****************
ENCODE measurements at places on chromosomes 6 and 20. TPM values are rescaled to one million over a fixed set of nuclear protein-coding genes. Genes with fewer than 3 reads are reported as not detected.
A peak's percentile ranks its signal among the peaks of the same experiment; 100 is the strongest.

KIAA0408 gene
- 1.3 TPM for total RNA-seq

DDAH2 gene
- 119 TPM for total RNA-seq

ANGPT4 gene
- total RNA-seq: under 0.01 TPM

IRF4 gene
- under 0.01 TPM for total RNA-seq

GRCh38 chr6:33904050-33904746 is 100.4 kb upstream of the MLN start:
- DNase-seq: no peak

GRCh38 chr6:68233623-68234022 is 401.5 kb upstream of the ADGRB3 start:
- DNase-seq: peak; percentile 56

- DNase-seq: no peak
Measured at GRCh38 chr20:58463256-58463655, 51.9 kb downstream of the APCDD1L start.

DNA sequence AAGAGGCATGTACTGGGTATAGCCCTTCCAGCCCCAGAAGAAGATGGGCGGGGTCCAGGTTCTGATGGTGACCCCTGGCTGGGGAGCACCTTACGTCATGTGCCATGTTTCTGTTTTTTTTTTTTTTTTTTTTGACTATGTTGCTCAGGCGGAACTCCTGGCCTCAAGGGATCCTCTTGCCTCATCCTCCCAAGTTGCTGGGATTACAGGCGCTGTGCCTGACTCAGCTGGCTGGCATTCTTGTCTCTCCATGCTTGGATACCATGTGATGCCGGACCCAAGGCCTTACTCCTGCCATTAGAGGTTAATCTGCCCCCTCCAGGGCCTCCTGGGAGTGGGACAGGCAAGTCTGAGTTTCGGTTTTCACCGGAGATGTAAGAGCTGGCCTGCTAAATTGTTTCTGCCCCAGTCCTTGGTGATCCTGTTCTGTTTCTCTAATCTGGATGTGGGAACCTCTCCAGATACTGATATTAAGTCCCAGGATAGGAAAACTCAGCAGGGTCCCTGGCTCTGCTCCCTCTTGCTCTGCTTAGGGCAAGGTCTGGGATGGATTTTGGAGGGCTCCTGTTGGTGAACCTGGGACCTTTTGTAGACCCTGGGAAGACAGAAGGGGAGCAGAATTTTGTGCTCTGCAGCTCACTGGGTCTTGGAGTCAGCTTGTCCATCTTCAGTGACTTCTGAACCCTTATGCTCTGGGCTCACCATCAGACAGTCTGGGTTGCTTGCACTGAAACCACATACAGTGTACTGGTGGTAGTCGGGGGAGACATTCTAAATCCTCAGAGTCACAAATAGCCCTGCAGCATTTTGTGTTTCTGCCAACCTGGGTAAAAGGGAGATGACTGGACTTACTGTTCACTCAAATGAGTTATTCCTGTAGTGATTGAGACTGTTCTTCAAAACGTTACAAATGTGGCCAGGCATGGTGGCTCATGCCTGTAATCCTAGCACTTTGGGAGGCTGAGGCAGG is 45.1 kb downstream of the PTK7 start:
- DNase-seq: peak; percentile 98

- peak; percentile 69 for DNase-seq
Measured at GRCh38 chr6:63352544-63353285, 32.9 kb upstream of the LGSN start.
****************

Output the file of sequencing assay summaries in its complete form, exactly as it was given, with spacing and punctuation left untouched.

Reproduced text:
ENCODE measurements at places on chromosomes 6 and 20. TPM values are rescaled to one million over a fixed set of nuclear protein-coding genes. Genes with fewer than 3 reads are reported as not detected.
A peak's percentile ranks its signal among the peaks of the same experiment; 100 is the strongest.

KIAA0408 gene
- 1.3 TPM for total RNA-seq

DDAH2 gene
- 119 TPM for total RNA-seq

ANGPT4 gene
- total RNA-seq: under 0.01 TPM

IRF4 gene
- under 0.01 TPM for total RNA-seq

GRCh38 chr6:33904050-33904746 is 100.4 kb upstream of the MLN start:
- DNase-seq: no peak

GRCh38 chr6:68233623-68234022 is 401.5 kb upstream of the ADGRB3 start:
- DNase-seq: peak; percentile 56

- DNase-seq: no peak
Measured at GRCh38 chr20:58463256-58463655, 51.9 kb downstream of the APCDD1L start.

DNA sequence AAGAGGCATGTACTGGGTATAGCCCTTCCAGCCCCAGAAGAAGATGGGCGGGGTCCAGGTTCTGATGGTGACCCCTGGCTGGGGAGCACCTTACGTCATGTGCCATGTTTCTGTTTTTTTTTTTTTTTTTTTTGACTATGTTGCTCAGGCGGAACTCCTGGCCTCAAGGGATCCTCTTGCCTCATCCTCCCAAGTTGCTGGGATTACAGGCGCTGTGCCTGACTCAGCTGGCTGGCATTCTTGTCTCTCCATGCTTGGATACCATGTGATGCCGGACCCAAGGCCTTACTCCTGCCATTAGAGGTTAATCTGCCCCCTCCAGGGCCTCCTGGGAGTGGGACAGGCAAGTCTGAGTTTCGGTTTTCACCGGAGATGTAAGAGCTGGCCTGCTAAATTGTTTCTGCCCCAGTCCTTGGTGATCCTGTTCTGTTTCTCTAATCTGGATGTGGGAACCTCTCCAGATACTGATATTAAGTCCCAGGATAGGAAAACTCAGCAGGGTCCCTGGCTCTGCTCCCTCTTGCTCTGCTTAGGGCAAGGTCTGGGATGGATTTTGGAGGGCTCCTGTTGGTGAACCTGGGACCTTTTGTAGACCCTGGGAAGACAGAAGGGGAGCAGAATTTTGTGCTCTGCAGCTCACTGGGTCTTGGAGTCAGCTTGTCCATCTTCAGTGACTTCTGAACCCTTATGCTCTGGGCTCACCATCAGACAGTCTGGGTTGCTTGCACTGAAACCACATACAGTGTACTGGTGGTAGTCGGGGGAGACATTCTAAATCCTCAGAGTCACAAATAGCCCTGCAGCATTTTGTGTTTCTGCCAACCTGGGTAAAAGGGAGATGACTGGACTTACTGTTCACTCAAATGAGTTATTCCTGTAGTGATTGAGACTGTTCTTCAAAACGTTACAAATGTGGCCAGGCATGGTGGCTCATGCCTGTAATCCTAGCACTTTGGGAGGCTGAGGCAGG is 45.1 kb downstream of the PTK7 start:
- DNase-seq: peak; percentile 98

- peak; percentile 69 for DNase-seq
Measured at GRCh38 chr6:63352544-63353285, 32.9 kb upstream of the LGSN start.